Exception to venerable rule uses modern techniques
If every rule has its exception, as the English proverb says, then this is one exception you’ll want to consider.
Rather than pressing quarter-inch seams to one side or the other after stitching — a rule that most of us have adhered to since our earliest quilting lessons — press those seams open, particularly when sewing batik fabrics.
That’s the recommendation of quilt designer, author and instructor Brenda Henning of Anchorage, Alaska. She’ll be teaching and lecturing in Grand Junction this week.
It’s a radical idea. For me, it’s a deviation from pressing all seams toward the darker fabric to prevent the dark seam from showing through the lighter cloth, as well as allowing seams pressed in opposite directions to “nest” together for a perfect match on the quilt top.
But Henning backs up her rule-breaking advice with legitimate reasons, so I’m rethinking my process.
She says pressing seams open eliminates the arc that tends to form in strip sets when seams are pressed to one side. Henning presses first with her finger, running her nail close to the seam line.
“My piecing is much more accurate,” she says of her technique. “There is no accordion pleat of fabric” from an iron but a truly flat seam, which gives her square blocks that are not distorted.
The original method of pressing both seams to one side was important years ago, when quilts were hand-pieced and cotton batting produced a lot of lint. With today’s bonded battings that don’t migrate and strong seams sewn on modern machines, as well as more dense overall quilting, that old rule doesn’t “hold water any longer,” she says.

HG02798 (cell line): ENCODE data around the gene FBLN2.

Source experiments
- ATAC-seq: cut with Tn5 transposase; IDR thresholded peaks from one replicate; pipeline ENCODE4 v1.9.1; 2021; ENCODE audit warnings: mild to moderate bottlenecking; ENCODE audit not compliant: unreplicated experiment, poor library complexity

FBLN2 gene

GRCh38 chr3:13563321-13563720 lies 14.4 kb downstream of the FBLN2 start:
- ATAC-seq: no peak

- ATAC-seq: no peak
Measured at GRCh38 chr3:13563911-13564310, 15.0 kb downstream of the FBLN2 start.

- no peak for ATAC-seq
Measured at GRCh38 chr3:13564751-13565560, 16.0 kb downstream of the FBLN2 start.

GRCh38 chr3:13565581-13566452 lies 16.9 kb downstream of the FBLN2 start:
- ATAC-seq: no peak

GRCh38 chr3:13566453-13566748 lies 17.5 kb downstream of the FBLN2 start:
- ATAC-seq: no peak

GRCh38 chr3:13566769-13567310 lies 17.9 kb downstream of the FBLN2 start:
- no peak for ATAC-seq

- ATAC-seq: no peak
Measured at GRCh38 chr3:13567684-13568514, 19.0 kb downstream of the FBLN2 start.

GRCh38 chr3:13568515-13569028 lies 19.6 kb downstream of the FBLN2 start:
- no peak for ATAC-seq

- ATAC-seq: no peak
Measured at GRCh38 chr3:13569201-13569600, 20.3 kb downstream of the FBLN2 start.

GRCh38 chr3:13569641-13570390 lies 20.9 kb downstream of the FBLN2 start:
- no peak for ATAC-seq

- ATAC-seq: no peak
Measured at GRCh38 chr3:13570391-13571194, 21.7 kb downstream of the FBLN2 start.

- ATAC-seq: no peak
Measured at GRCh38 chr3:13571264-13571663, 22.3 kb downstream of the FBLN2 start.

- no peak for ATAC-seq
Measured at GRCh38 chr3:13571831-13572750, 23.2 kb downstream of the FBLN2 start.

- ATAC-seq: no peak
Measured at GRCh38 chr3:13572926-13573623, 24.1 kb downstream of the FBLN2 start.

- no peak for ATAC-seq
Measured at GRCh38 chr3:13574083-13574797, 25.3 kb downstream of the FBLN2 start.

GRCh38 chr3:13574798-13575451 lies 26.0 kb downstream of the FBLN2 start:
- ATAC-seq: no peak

Henning explains that the finer weave of batiks responds better to finger pressing, but she uses the open-seam method with standard printed fabrics as well. Batiks are fabrics that are hand-dyed with wax resist. Henning began working with batiks about 10 years ago, specifically those made on the Indonesian island of Bali.
Now, she is writing her 10th book in a series titled “Strip Therapy with Bali Fabrics.” The precut 2 1/2-inch strip sets are marketed as Hoffman Bali Pops in different color combos.
Producing 12–24 quilts each year, Henning sends them to a longarm quilter to be finished. Traveling, teaching and operating her Bear Paw Productions business otherwise occupy a big chunk of her time.
In addition to Henning’s lecture “The Nuts and Bolts of Fabrics” scheduled Saturday at the Clarion Inn, she’ll teach an Aug. 26 workshop on “Impressionist Stained Glass.”
Again, she adapts a contemporary technique to simplify a once-laborious process. The secret ingredient is fusible bias tape. After layering the project with batting and backing, Henning stitches the tape along each edge, thereby “quilting” the fabric art at the same time.
The requisite hand work of years past — basting, making your own bias tape, appliquéing and quilting — now is a time waster for many of us, as distasteful as watching our ice cream melt in the summer heat.
Henning learned many years ago “that I am a fairly impatient person,” she says. Besides, hand sewing takes too long when she is working on one of her many deadlines.
Luckily, her impatience appears to be paying off in new and exciting quilt designs and techniques that the rest of us are eager to adopt.